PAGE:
Review: YDE Young Creatives 2011 at Linbury Studio, Royal Opera House

Performance: 28 April
Reviewed by Lise Smith - Wednesday 4 May 2011

XY by Michael Lowman Photo Credit: Brian Slater Courtesy of Youth Dance England

Youth Dance England’s Young Creatives initiative has been providing a mentoring and performance opportunity for young choreographers aged 15-19 annually since 2009 and the past three years have seen the programme go from strength to strength. Over a four-month period at the beginning of this year, fifteen Young Creatives from all over the UK worked with a mentor to create short dance theatre pieces in a range of styles from ballet and contemporary to afro-influenced and urban work. This year’syoung choreographers were mentored by professional dance artists including Place Prize finalist Freddie Opoku-Addaie, Katie Green, Protein Dance’s Bettina Strickler, The Royal Ballet School’s Bim Malcomson and winner of the Sadler’s Wells Global Dance Contest*2010 *James Wilton.

The fourteen pieces on show tackled a range of themes. Opener Fragments of His Mind by London-based choreographers Robia Brown and Michael Johnson-Gotte explored personal relationships, using physical and spatial connections between the dancers to suggest hidden bonds. Based on vigorous, angular street dance fused with jazzy piqué turns and barrel rolls, the piece was meticulously rehearsed and strongly performed by its five dancers. Interpersonal relationships also formed the basis for Michael Lowman’s all-male trio XY, in which three young men come together, connect and move on to their own separate paths.

Boys were happily well-represented at this year’s platform; one of the evening’s strongest performances was Jack Humphrey’s quintet Energised. A student at Laban, Humphrey makes excellent use of energetic contact work to bring his dancers together and then fling them across the stage. There’s a hint of Lloyd Newson to the highly physical material, the men leaping onto one another’s bodies and rolling nimbly across the floor, coupled with robust hand and arm gestures.

London’s Jordan Ajadi reflects on his own contemporary dance training in First Steps, a piece about formative experiences in the dance studio. Andrew McNicol, a performer with the National Youth Ballet, is no stranger to the stage – his ballet piece Le Carnaval des Vérités subverts the classical pas de deux structure by having two men alternately supporting their female partners and hauling them bodily around the space. At one point, female dancer SumireTakamoto is tossed lightly aside by her partner and caught, thrillingly, in a fish dive by the other boy. Still only in his teens, McNicol is definitely a name to watch for the future.

Many of the young artists had clearly been inspired and informed by professional dance works. Declan Whitaker, now training at Northern School of Contemporary Dance, has absorbed Wayne McGregor‘s bodily dislocations, making good use of his distinctive angular flow in a solo exploration of water movements. Joe Bovis plays a sophisticated game of observation and role reversal with the audience in Your Seat, using a spoken soundscore (”We are all observers“) and clever lighting to reinforce his theme of watching and judging.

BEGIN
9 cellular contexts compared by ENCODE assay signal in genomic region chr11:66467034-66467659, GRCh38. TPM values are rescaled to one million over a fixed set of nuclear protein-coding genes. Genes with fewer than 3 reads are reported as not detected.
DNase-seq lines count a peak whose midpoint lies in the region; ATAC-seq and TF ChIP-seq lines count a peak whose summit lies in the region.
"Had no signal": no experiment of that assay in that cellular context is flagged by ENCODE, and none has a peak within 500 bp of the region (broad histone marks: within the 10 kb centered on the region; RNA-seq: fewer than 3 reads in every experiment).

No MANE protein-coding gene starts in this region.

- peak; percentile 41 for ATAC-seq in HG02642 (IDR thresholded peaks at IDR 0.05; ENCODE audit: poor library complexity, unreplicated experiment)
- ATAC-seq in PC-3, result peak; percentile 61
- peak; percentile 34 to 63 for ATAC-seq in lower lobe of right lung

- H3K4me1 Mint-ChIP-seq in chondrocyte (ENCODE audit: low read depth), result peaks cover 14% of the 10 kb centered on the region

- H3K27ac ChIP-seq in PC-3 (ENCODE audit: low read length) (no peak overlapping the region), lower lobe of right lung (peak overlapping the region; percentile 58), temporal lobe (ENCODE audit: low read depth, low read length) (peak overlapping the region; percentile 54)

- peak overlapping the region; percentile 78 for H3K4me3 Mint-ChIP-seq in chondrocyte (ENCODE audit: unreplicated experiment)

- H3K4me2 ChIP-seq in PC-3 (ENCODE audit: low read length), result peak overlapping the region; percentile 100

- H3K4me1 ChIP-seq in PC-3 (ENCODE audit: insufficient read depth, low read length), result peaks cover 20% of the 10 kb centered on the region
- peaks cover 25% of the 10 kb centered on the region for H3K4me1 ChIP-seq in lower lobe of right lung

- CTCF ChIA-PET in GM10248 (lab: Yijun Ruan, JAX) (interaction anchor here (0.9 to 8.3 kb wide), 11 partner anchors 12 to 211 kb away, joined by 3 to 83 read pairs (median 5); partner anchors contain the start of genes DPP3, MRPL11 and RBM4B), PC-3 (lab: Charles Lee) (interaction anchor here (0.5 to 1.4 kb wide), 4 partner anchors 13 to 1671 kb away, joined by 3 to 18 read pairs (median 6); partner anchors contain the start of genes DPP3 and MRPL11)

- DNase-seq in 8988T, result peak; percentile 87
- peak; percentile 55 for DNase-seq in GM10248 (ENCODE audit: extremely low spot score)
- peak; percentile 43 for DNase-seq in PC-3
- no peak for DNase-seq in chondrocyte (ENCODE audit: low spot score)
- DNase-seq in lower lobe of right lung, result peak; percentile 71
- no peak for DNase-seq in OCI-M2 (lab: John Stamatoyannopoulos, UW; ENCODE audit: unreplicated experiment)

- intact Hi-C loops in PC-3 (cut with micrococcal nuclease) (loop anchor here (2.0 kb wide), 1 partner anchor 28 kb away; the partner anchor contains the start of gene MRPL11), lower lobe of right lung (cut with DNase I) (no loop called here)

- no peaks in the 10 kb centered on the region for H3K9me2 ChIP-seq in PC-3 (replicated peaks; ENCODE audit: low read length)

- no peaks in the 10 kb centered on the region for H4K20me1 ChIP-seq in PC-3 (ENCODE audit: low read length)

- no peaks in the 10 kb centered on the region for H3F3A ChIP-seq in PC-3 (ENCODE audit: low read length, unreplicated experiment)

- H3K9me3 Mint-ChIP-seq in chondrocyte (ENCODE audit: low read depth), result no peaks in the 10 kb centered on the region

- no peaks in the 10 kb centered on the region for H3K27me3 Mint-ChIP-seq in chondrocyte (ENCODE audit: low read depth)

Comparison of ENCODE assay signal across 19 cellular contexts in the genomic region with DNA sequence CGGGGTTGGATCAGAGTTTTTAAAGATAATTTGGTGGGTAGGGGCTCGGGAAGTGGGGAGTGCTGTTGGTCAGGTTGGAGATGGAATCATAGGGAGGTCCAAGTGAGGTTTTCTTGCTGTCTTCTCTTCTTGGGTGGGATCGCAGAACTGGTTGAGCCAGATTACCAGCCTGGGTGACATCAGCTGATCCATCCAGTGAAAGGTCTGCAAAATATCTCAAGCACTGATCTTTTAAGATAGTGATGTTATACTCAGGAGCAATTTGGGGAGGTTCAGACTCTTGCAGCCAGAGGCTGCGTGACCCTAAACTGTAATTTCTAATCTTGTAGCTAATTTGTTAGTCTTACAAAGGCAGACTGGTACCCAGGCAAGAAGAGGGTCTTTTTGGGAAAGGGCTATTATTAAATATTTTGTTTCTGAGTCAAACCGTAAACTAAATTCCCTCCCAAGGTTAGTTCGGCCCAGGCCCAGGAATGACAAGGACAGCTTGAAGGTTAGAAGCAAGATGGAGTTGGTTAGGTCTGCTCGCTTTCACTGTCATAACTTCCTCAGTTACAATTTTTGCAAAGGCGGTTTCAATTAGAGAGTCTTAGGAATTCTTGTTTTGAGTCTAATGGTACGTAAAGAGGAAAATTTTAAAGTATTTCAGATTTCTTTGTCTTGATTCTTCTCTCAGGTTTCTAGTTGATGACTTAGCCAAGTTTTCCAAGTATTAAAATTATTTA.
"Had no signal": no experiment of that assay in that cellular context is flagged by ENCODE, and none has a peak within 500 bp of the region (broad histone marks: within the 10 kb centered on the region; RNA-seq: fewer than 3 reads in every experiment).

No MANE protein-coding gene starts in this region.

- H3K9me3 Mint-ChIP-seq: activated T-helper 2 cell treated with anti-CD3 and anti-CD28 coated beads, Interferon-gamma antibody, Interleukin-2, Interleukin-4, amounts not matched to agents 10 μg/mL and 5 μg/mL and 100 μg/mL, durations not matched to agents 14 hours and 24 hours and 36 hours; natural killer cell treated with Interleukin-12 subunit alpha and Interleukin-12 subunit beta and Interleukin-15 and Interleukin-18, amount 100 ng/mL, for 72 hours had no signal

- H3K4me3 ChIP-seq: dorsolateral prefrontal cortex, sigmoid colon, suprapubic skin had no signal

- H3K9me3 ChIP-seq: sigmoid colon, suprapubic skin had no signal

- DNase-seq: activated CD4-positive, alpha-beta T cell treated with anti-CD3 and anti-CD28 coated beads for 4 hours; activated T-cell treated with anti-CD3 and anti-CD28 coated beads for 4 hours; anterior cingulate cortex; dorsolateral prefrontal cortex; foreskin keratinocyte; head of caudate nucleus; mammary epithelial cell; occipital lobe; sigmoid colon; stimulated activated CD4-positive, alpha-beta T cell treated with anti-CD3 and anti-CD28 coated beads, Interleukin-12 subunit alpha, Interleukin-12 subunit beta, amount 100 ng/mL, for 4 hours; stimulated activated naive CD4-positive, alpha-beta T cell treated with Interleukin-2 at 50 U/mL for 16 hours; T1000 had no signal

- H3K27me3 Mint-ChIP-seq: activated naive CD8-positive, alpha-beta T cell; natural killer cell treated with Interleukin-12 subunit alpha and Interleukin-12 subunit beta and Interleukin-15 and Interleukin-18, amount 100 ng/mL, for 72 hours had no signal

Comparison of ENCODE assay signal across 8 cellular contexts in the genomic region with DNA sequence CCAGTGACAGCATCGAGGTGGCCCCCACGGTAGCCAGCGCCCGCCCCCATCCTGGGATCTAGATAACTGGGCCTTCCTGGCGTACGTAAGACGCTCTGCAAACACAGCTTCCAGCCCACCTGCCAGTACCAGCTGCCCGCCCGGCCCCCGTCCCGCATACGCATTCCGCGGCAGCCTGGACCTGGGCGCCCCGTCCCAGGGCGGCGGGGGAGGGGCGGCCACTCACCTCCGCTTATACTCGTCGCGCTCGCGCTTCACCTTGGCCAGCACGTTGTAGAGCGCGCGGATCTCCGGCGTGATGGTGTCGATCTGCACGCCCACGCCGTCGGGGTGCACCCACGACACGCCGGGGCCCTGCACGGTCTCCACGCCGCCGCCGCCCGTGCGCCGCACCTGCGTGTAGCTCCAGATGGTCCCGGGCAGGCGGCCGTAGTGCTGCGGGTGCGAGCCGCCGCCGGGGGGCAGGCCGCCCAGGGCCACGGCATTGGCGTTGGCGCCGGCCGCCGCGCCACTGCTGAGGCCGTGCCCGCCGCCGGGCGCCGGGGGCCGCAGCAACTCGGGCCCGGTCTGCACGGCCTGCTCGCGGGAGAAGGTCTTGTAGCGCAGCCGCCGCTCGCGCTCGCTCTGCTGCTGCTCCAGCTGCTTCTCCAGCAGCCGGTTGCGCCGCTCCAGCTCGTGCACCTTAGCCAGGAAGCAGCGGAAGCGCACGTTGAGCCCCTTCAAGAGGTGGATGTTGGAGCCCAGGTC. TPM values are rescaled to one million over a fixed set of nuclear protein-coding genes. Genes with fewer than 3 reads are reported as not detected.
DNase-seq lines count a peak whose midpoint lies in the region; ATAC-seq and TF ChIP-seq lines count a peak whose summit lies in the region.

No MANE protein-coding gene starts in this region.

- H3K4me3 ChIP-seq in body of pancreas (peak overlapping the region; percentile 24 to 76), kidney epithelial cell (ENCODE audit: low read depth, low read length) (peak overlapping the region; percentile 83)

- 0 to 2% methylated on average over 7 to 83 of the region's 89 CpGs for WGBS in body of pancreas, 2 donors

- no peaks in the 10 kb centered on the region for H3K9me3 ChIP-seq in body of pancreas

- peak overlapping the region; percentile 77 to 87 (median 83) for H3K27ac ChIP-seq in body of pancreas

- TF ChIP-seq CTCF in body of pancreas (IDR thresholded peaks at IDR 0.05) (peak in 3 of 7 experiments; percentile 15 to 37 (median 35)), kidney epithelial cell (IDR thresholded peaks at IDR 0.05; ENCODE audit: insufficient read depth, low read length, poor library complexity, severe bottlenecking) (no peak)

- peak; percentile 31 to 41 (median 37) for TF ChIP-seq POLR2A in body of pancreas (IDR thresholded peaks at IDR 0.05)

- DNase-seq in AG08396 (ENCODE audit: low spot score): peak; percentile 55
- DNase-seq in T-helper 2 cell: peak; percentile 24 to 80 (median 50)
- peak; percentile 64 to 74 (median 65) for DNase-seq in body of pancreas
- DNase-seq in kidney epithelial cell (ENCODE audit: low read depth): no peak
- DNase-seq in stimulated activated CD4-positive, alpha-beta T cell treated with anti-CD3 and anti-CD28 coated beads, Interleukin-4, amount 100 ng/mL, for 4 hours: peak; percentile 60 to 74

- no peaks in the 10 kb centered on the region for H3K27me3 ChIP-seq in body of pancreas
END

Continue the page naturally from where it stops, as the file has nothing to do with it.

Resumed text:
Two of the pieces handled topical themes – Jade Aitchison’s duet Crisis portrayed a couple hit by economic difficulties, while Katie Griffiths used the last parliamentary election as the basis for her comic Electional Threeplay, the three UK party leaders physically scrambling over one another to get ahead. Other pieces struck a more personal note – Joshua Massey’s solo Isol took the idea of the daily grind and translated it into a repeating movement cycle performed in silence; London’s Rachel Lloyd was inspired by the defiantly individual lyrics to Nicki Minaj’s recent track with Rihanna’s Fly. Another expressive solo, choreographed and performed by Ruth Seager from the West Midlands, finds the dancer imagining herself torn between her life in dance and her husband.

Royal Ballet School student Mariana Rodriguez illustrates the stages of sleep in the sweet quartet Sleep Cycle, using her able dancers to portray slumber, dreams and the night terrors with languid stretches and agitated partner work. Kinetic Dance Company’s Celina Liesegong takes inspiration from a novel by Anna Gavalda’s in Attends-moi, the five young dancers pacing urgently across the stage and back in search of human connection.

All fourteen pieces demonstrate an impressive level of thoughtfulness, commitment and – in many cases – creative sophistication. The young artists are not afraid to experiment with sound, form, lighting or audience expectations, producing mature and capable work informed by a range of sources.

Wayne McGregor describes the platform is a “phenomenal opportunity for young choreographers to find their voice,” adding that the fifteen choreographers involved in Young Creatives will soon be chomping at his heels for his job. He may be right; despite some concerns about the future of Youth Dance England as an organisation following March’s funding announcement, the future of youth dance as a practice is on this evidence looking stronger than ever.

Photo Credit: Brian Slater Courtesy of Youth Dance England
XY by Michael Lowman~


What’s On